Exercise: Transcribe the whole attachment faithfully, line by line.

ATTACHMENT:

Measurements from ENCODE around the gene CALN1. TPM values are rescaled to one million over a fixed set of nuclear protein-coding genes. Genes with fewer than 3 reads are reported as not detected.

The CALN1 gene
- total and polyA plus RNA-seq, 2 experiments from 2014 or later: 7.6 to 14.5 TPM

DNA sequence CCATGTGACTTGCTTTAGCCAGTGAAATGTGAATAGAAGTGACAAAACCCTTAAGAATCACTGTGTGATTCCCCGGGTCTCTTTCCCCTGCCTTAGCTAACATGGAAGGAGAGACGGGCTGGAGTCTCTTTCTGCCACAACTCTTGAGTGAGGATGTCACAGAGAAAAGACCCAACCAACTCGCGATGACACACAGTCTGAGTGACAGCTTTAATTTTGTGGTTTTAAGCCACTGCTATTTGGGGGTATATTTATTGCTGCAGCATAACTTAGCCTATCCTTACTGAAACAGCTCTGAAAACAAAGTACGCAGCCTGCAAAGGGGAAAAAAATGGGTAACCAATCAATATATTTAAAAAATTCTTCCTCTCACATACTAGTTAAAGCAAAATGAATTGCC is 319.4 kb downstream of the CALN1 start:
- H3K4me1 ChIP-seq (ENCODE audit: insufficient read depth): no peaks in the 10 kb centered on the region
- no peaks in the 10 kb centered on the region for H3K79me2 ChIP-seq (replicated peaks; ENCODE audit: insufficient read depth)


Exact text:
Measurements from ENCODE around the gene CALN1. TPM values are rescaled to one million over a fixed set of nuclear protein-coding genes. Genes with fewer than 3 reads are reported as not detected.

The CALN1 gene
- total and polyA plus RNA-seq, 2 experiments from 2014 or later: 7.6 to 14.5 TPM

DNA sequence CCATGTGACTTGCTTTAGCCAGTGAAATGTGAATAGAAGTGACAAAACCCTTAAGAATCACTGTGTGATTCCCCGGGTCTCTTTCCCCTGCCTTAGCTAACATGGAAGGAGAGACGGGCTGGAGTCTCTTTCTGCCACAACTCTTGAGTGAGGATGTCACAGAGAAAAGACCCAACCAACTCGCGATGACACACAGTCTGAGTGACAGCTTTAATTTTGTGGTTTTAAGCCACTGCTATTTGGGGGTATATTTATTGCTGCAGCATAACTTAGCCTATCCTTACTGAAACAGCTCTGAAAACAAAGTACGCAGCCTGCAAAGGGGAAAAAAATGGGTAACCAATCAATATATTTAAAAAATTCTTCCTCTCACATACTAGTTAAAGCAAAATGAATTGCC is 319.4 kb downstream of the CALN1 start:
- H3K4me1 ChIP-seq (ENCODE audit: insufficient read depth): no peaks in the 10 kb centered on the region
- no peaks in the 10 kb centered on the region for H3K79me2 ChIP-seq (replicated peaks; ENCODE audit: insufficient read depth)